2001 Volume 51 Issue 3 Pages 291-301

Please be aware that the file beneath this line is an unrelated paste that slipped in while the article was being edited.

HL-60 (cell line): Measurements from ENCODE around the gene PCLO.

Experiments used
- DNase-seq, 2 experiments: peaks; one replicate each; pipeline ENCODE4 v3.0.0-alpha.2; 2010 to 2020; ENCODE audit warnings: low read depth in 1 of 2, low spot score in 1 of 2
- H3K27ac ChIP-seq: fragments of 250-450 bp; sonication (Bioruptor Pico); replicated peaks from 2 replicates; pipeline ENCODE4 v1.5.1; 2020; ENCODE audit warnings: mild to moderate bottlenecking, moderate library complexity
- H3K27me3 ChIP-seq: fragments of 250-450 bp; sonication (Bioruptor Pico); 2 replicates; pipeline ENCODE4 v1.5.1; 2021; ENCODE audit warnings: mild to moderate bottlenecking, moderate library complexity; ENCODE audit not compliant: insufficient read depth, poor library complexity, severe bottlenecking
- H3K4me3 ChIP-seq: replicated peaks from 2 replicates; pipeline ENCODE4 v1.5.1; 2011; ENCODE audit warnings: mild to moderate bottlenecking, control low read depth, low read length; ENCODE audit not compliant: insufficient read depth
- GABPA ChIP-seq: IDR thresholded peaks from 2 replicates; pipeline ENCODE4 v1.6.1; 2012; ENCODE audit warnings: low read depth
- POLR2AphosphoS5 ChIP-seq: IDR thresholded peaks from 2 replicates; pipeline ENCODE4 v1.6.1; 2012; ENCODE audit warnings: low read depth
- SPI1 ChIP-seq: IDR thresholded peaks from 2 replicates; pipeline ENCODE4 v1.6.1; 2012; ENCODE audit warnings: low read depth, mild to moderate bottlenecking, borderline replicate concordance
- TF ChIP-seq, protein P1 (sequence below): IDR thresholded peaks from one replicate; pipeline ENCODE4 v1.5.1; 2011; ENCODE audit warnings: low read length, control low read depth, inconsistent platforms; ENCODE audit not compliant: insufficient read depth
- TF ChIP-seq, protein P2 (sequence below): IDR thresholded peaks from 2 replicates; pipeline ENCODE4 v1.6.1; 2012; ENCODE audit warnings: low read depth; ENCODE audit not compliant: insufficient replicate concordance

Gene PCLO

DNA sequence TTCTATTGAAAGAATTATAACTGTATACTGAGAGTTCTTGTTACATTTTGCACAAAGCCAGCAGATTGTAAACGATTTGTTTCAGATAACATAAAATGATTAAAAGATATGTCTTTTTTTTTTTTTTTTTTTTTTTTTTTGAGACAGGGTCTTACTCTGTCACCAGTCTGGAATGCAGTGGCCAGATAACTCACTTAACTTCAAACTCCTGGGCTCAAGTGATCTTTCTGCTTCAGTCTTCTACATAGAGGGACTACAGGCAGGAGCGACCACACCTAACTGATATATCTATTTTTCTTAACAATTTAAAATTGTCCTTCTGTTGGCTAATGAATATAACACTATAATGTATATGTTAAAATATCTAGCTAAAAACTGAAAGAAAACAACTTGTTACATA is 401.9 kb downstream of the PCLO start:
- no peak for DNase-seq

Artiodactyls and felids have a carotid rete that can cool the blood destined for the brain and consequently the brain itself if the cavernous sinus receives cool blood returning from the nose. This condition is usually fulfilled in resting and moderately hyperthermic animals. During severe exercise hyperthermia, however, the venous return from the nose bypasses the cavernous sinus so that brain cooling is suppressed. This is irreconcilable with the assumption that the purpose of selective brain cooling (SBC) is to protect the brain from thermal damage. Alternatively, SBC is seen as a mechanism engaging the thermoregulatory system in a water-saving economy mode in which evaporative heat loss is inhibited by the effects of SBC on brain temperature sensors. In nonhuman mammals that do not have a carotid rete, no evidence exists of whole-brain cooling. However, the surface of the cavernous sinus is in close contact with the base of the brain and is the likely source of unregulated regional cooling of the rostral brain stem in some species. In humans, the cortical regions next to the inner surface of the cranium are very likely to receive some regional cooling via the scalp-sinus pathway, and the rostral base of the brain can be cooled by conduction to the nearby respiratory tract; mechanisms capable of cooling the brain as a whole have not been found. Studies using conventional laboratory techniques suggest that SBC exists in birds and is determined by the physical conditions of heat transfer from the head to the environment instead of physiological control mechanisms. Thus except for species possessing a carotid rete, neither a coherent pattern of SBC nor a unifying concept of its biological significance in mammals and birds has evolved.